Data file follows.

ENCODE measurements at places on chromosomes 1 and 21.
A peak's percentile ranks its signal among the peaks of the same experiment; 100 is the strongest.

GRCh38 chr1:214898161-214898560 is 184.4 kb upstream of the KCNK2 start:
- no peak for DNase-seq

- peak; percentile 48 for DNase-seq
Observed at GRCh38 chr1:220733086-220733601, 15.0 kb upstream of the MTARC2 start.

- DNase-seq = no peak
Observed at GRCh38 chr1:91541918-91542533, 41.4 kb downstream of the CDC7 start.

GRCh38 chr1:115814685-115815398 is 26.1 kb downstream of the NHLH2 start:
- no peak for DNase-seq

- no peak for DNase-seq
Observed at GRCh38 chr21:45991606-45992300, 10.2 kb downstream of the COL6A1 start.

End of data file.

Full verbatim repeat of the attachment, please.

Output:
ENCODE measurements at places on chromosomes 1 and 21.
A peak's percentile ranks its signal among the peaks of the same experiment; 100 is the strongest.

GRCh38 chr1:214898161-214898560 is 184.4 kb upstream of the KCNK2 start:
- no peak for DNase-seq

- peak; percentile 48 for DNase-seq
Observed at GRCh38 chr1:220733086-220733601, 15.0 kb upstream of the MTARC2 start.

- DNase-seq = no peak
Observed at GRCh38 chr1:91541918-91542533, 41.4 kb downstream of the CDC7 start.

GRCh38 chr1:115814685-115815398 is 26.1 kb downstream of the NHLH2 start:
- no peak for DNase-seq

- no peak for DNase-seq
Observed at GRCh38 chr21:45991606-45992300, 10.2 kb downstream of the COL6A1 start.